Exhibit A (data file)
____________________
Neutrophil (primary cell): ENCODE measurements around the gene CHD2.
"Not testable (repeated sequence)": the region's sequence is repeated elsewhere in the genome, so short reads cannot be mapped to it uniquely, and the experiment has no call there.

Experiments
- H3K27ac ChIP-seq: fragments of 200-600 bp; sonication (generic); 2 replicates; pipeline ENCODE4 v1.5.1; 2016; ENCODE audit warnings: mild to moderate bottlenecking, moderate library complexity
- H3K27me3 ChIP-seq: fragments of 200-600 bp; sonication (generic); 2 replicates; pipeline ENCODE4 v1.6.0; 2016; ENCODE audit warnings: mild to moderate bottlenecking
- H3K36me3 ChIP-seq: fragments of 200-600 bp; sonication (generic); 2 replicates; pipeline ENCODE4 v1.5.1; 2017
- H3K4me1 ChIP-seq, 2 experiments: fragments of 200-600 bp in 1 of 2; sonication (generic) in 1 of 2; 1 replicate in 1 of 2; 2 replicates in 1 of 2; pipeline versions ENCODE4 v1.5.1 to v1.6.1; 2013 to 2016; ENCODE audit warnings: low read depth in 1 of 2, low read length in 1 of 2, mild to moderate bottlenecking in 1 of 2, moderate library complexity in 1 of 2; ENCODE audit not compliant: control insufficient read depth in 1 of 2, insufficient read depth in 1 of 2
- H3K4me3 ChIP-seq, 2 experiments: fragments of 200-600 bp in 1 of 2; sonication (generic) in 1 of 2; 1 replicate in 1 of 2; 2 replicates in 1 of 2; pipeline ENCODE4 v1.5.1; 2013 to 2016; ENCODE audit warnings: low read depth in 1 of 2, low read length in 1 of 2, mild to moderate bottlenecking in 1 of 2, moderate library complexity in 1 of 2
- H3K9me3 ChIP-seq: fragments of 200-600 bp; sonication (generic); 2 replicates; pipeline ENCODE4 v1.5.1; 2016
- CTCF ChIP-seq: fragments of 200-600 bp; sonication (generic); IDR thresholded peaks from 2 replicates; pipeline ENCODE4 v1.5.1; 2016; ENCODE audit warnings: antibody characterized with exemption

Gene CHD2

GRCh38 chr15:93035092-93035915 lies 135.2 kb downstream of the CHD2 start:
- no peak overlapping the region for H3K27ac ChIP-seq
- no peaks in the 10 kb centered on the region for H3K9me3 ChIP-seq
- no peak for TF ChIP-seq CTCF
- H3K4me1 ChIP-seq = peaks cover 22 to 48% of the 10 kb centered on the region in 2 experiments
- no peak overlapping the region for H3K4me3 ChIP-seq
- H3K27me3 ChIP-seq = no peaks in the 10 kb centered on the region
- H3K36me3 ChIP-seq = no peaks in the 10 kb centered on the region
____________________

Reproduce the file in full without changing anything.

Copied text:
Neutrophil (primary cell): ENCODE measurements around the gene CHD2.
"Not testable (repeated sequence)": the region's sequence is repeated elsewhere in the genome, so short reads cannot be mapped to it uniquely, and the experiment has no call there.

Experiments
- H3K27ac ChIP-seq: fragments of 200-600 bp; sonication (generic); 2 replicates; pipeline ENCODE4 v1.5.1; 2016; ENCODE audit warnings: mild to moderate bottlenecking, moderate library complexity
- H3K27me3 ChIP-seq: fragments of 200-600 bp; sonication (generic); 2 replicates; pipeline ENCODE4 v1.6.0; 2016; ENCODE audit warnings: mild to moderate bottlenecking
- H3K36me3 ChIP-seq: fragments of 200-600 bp; sonication (generic); 2 replicates; pipeline ENCODE4 v1.5.1; 2017
- H3K4me1 ChIP-seq, 2 experiments: fragments of 200-600 bp in 1 of 2; sonication (generic) in 1 of 2; 1 replicate in 1 of 2; 2 replicates in 1 of 2; pipeline versions ENCODE4 v1.5.1 to v1.6.1; 2013 to 2016; ENCODE audit warnings: low read depth in 1 of 2, low read length in 1 of 2, mild to moderate bottlenecking in 1 of 2, moderate library complexity in 1 of 2; ENCODE audit not compliant: control insufficient read depth in 1 of 2, insufficient read depth in 1 of 2
- H3K4me3 ChIP-seq, 2 experiments: fragments of 200-600 bp in 1 of 2; sonication (generic) in 1 of 2; 1 replicate in 1 of 2; 2 replicates in 1 of 2; pipeline ENCODE4 v1.5.1; 2013 to 2016; ENCODE audit warnings: low read depth in 1 of 2, low read length in 1 of 2, mild to moderate bottlenecking in 1 of 2, moderate library complexity in 1 of 2
- H3K9me3 ChIP-seq: fragments of 200-600 bp; sonication (generic); 2 replicates; pipeline ENCODE4 v1.5.1; 2016
- CTCF ChIP-seq: fragments of 200-600 bp; sonication (generic); IDR thresholded peaks from 2 replicates; pipeline ENCODE4 v1.5.1; 2016; ENCODE audit warnings: antibody characterized with exemption

Gene CHD2

GRCh38 chr15:93035092-93035915 lies 135.2 kb downstream of the CHD2 start:
- no peak overlapping the region for H3K27ac ChIP-seq
- no peaks in the 10 kb centered on the region for H3K9me3 ChIP-seq
- no peak for TF ChIP-seq CTCF
- H3K4me1 ChIP-seq = peaks cover 22 to 48% of the 10 kb centered on the region in 2 experiments
- no peak overlapping the region for H3K4me3 ChIP-seq
- H3K27me3 ChIP-seq = no peaks in the 10 kb centered on the region
- H3K36me3 ChIP-seq = no peaks in the 10 kb centered on the region